Expert Determination: A User’s Guide

In its simplest terms, expert determination is a relatively quick, cost effective and binding method of dispute resolution. It is also hailed as being an informal process but, as I explore briefly in this article, establishing the rules for an expert determination is anything but an “informal” process.

THE NATURE OF EXPERT DETERMINATION

Expert determination is specifically suited to isolated disputes of a technical or specialist nature, such as whether a piece of equipment is functioning in accordance with the specification or the valuation of works carried out, etc. It is not suited to major disputes, which have complex issues of causation and which require the review of large amounts of documentation and possibly the submission of witness evidence.

[Expert determination] not suitable for disputes which are essentially of a legal nature or hinge on matters of contract interpretation.

Although the process is relatively fast and informal it is not to be confused with adjudication. Expert determination is a procedure founded in the contract between the parties by means of an express provision entitling the reference of a dispute or disputes to an expert or by means of an ad-hoc agreement. Unlike litigation, arbitration (the Arbitration Act 1996) and adjudication (the Construction Act 2009), there is no substantial body of case law or statutory provision that governs the procedure of an expert determination, the rights of the parties, the powers of the expert, etc. These and other numerous related matters must be the subject of agreement between the parties either at the time they enter into the contract or as and when the matter is referred. I touch on a few of these matters below.

THE APPOINTMENT

Some may consider it expedient to name the expert in the contract but such an approach could ultimately be self-defeating. It may transpire that at the time the dispute is referred the named expert may not be able to act for reasons such as illness, pressure of other work or conflicts which were not apparent at the time he agreed to be named. In the circumstances, and in the absence of a default appointment mechanism, the parties may face difficulties in getting a court to step in and appoint a new expert or stipulate the use of any particular nominating procedure.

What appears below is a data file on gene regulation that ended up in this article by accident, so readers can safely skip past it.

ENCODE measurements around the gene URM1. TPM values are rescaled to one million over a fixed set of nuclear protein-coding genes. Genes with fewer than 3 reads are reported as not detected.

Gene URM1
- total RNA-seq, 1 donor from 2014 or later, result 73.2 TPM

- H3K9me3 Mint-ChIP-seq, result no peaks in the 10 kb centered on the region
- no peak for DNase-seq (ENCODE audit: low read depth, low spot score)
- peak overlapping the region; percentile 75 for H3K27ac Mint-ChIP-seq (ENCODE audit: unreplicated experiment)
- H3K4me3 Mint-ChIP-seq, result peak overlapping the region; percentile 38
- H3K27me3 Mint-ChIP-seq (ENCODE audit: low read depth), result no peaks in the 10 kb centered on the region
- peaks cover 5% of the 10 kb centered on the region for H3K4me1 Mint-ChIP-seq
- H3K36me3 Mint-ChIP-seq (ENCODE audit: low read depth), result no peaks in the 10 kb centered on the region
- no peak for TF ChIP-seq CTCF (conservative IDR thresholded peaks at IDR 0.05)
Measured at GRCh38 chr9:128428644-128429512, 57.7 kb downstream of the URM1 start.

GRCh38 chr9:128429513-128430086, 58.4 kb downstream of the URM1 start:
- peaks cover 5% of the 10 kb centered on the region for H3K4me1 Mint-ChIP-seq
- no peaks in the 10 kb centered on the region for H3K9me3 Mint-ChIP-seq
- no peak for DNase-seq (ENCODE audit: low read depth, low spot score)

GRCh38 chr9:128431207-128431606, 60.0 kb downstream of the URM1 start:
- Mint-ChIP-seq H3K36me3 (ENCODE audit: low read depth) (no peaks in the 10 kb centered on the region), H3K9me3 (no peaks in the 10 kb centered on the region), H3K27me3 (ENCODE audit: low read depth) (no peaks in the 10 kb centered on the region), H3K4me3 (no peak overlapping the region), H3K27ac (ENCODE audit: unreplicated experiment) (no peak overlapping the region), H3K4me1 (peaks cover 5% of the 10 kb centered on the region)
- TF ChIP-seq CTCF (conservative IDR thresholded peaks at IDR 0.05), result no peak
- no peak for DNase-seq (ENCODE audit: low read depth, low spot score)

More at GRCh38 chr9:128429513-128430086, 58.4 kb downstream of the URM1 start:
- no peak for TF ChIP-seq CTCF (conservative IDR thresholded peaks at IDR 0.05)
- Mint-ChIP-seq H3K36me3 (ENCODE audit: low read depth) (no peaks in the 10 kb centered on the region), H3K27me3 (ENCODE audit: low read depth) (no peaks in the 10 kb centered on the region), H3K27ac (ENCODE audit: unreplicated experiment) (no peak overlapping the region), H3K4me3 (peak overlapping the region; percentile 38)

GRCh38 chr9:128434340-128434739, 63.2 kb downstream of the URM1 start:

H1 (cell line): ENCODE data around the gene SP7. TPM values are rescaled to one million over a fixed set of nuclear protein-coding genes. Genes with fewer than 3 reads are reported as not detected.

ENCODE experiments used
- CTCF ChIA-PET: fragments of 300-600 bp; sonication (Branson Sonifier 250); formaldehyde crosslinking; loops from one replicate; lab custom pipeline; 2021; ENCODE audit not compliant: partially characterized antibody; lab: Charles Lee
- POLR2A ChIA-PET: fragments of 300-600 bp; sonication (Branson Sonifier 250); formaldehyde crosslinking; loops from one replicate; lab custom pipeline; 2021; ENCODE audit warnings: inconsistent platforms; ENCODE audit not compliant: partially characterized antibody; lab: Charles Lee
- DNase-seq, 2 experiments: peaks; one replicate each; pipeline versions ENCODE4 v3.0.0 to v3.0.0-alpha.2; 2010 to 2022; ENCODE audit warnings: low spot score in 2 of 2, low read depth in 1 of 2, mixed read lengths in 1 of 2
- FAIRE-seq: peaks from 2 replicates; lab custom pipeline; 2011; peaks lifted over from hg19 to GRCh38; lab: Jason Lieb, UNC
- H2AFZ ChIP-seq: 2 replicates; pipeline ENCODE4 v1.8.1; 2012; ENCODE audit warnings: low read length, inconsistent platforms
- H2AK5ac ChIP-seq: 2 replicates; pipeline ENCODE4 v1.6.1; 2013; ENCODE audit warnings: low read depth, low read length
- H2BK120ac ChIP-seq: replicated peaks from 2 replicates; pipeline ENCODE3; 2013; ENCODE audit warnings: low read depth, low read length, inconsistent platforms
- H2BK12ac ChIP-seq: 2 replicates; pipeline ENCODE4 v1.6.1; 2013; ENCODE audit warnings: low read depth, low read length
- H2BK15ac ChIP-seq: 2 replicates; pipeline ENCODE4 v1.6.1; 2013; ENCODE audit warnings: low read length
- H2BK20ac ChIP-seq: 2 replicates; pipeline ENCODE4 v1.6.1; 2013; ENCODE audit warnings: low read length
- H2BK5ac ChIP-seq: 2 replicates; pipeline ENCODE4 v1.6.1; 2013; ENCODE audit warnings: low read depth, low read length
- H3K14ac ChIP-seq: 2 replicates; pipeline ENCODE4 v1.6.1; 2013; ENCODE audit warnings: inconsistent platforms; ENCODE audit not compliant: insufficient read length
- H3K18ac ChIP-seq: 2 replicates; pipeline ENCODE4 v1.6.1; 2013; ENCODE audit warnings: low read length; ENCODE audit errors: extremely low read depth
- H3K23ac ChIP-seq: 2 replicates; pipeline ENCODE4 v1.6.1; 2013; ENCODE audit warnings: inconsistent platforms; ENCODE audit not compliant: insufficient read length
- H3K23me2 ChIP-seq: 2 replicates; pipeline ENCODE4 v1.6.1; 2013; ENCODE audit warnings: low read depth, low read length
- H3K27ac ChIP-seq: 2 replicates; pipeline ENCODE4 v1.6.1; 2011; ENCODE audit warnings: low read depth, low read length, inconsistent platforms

Express provisions should allow the parties to agree the name of the expert at the time the dispute is referred

As a means of avoiding this scenario the express provisions should allow the parties to agree the name of the expert at the time the dispute is referred and if agreement is not reached within a stipulated timescale allow for application to be made to a nominating body such as the RIBA, ICE, IChemE, RICS or the IMechE, etc.

THE PROCEDURE

The procedure for managing the reference may be set out in the express provisions of the contract, which in turn refer to a separate set of rules or may be set out in the Terms of Reference (which is a document agreed between the parties at the time the matter is referred to the expert). The matters to be addressed include the timetable for submission of documents, the need for meetings, site visits, equipment testing, the date for the issue of the expert’s decision etc.

It is not difficult to foresee the parties falling out once a dispute has arisen with the consequence that one of the parties may no longer see any benefit in an expert determination and may become obstructive. It is therefore preferable that the key issues of the procedure are set out in the express terms of the contract, leaving matters of detail to be determined by the expert. An expert has no statutory powers to compel the parties to comply with a timetable or set of procedures thus dragging a recalcitrant party through the process can be very time consuming and expensive. As this could be a very real prospect a solution would be to give the expert binding powers within the contract to finally determine the procedure, or at least those matters that are not already agreed within the express terms.

An example of a procedure and the depth of detail to be considered is the IChemE “Rules for Expert Determination”, Fourth Edition, 2005.

In its simplest terms, expert determination is a relatively quick, cost effective and binding method of dispute resolution. It is also hailed as being an informal process but [...] establishing the rules for an expert determination is anything but an “informal” process.”
Tim McGoldrick, Partner, Europe, HKA
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